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Los Angeles Trust Attorney: Law Office of Philip J. Hoskins

Why use a revocable ("living") trust and how they work?

 

The Revocable (Living) Trust is a basic tool for modern estate planning. By using one, you can manage your assets during your life and pass them on at death without need of a court supervised, lengthy and expensive probate proceeding.

The revocable trust should be considered whenever 

How Does It Work?

The participants in a trust are:

1.      ATrustor, also called a settlor, who is the person who creates the trust and transfers property to it,

2.      A trustee, or the person who receives the things and acts on behalf of the settlor, and

3.       A beneficiary, who is the person who benefits from the terms of the trust.

California state law imposes many terms and conditions under which the trustee must act with regard to the trust property.  Others are provided by the document that creates the trust.  The trustee is bound to follow both the conditions imposed by law and those in the trust document.

Foremost among the terms provided by law is that a trustee is a fiduciary, or a person who has a high standard of conduct and must act only for the benefit of the intentions of the settlor.  This is also the standard with which married people must treat each other under some state laws, such as California.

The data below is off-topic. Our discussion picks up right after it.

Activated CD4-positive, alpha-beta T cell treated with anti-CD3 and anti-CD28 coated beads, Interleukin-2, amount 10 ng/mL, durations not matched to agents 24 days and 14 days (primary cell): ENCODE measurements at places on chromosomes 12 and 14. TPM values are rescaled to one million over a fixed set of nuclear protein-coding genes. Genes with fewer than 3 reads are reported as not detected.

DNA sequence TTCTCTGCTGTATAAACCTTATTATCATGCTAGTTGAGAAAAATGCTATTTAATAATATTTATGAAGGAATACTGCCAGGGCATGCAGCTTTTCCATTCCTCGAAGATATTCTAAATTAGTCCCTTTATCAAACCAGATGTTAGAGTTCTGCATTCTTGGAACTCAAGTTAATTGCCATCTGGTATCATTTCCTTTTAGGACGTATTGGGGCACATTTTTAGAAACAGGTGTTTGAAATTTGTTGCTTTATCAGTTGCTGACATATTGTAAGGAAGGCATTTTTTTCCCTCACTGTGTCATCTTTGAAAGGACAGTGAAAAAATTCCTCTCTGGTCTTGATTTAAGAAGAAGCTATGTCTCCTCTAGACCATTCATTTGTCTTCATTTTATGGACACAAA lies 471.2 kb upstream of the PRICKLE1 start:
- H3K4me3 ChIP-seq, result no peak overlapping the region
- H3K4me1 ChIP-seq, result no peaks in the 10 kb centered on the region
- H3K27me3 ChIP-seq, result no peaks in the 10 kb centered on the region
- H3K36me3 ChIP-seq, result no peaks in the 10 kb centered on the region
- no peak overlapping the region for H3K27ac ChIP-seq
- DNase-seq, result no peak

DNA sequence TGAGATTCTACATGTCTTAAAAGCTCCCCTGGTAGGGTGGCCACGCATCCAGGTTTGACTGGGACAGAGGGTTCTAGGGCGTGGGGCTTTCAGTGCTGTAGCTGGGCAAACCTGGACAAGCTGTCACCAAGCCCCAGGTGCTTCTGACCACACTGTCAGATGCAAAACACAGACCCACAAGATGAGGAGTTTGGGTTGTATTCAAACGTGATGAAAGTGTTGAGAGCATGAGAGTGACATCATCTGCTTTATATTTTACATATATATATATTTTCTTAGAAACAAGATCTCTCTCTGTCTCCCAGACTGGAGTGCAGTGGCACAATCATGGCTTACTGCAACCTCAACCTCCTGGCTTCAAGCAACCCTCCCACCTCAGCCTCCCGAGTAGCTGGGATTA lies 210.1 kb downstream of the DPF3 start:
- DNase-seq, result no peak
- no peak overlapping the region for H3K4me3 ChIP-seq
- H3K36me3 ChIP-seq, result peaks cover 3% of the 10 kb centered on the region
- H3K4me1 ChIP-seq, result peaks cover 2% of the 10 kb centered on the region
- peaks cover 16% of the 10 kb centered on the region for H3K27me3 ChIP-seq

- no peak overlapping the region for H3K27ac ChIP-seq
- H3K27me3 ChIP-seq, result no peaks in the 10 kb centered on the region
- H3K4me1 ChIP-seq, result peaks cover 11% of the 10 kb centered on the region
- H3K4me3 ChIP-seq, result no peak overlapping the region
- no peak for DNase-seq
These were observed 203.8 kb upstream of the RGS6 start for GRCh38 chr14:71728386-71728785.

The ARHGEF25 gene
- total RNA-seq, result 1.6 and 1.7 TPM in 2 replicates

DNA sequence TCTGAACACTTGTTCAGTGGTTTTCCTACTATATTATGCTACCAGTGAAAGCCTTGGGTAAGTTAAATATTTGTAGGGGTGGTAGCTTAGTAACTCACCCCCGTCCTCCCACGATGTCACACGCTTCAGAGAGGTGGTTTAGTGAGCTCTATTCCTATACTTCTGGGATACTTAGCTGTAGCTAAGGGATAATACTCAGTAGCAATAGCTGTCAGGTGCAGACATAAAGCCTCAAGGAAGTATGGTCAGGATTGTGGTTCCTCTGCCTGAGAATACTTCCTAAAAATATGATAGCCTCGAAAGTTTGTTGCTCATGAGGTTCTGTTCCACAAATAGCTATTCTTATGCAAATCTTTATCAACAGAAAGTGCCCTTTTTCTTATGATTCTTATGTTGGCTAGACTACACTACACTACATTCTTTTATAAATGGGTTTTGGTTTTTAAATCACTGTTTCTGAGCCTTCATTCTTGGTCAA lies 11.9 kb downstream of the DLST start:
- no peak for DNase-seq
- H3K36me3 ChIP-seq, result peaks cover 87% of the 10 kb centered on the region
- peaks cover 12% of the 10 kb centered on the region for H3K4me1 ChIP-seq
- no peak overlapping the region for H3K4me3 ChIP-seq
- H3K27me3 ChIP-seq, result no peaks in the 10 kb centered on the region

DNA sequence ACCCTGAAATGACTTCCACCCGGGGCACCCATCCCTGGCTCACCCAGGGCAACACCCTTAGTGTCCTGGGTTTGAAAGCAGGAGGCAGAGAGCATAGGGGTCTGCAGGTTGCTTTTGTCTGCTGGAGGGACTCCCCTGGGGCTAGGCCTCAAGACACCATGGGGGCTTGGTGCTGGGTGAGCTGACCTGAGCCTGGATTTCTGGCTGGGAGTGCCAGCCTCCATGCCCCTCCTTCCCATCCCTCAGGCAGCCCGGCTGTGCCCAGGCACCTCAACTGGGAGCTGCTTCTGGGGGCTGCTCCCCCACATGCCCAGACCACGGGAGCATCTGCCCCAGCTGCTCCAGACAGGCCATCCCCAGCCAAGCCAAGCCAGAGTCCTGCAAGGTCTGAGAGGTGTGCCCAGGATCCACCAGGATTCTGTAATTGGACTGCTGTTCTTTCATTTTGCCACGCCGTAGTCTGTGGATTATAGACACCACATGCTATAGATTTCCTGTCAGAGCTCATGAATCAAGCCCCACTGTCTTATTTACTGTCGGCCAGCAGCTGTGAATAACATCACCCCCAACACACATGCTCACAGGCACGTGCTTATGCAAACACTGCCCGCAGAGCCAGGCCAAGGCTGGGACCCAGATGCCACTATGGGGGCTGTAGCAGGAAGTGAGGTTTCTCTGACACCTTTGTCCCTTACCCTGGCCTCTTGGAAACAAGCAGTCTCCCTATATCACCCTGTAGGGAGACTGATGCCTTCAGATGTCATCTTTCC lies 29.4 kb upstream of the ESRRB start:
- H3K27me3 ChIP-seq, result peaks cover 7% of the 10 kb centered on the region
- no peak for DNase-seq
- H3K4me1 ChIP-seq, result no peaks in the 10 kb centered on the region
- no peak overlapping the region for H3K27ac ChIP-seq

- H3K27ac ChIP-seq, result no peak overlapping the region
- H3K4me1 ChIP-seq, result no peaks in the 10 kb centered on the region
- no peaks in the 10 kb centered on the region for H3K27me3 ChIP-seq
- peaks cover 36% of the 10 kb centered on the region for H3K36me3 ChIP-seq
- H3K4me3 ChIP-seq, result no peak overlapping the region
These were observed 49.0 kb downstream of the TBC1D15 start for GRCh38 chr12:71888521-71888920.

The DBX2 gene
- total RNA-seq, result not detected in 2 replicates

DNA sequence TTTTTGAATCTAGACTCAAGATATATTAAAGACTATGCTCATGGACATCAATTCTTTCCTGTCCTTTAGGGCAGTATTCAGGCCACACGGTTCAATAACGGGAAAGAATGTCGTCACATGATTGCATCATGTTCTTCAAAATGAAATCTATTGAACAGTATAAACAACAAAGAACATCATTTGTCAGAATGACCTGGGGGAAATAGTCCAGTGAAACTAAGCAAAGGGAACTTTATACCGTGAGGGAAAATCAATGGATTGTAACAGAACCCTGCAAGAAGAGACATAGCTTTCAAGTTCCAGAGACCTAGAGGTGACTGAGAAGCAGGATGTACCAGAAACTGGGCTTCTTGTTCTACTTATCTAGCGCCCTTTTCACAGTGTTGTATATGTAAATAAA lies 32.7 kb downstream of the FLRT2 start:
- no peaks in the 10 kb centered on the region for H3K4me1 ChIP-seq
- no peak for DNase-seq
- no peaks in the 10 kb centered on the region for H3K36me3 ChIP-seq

The title “Revocable Trust” is used to refer to a trust that is set up to circumvent the problems inherent in probate proceedings and allow for estate planning and tax saving.

Revocable Trusts usually contain instructions for managing the property placed in the trust during the lives of the trustees and also provides for what will happen when each dies.  In this sense, it replaces most of the function of a Will (I  suggest, however, that you have a Will in addition to a Revocable Trust).

The settlor, or person who creates the trust, place some or all of their property into the trust.  That means you transfer title to those items to a trustee to manage the property according to the instructions in the trust document.

In the case of a Revocable Trust, the settlor(s) are almost always also the trustee(s) and the primary beneficiaries.  The law, in its almost mystical wisdom, allows you to split yourself up in this way—you can be a settlor, trustee and beneficiary all at the same time.

Should You Use a Revocable Trust?

As you may know, there are differing points of view about whether the Revocable Trust mechanism is for the average person. A common concern is the sometimes-complex steps necessary to transfer assets to the Revocable Trust and transfer them back out if you decide to terminate the trust.  This is a valid concern and only you can make that determination.  In part this discussion involves the cost of preparing a revocable trust. Since private attorneys often charge $1,500 or more to prepare a  revocable trust, the decision of whether to have one in part depends upon whether that cost is justified.

One of my objectives in preparing my exclusive Estate Planning Handbook was to minimize the cost involved so that this method of estate planning would be more affordable.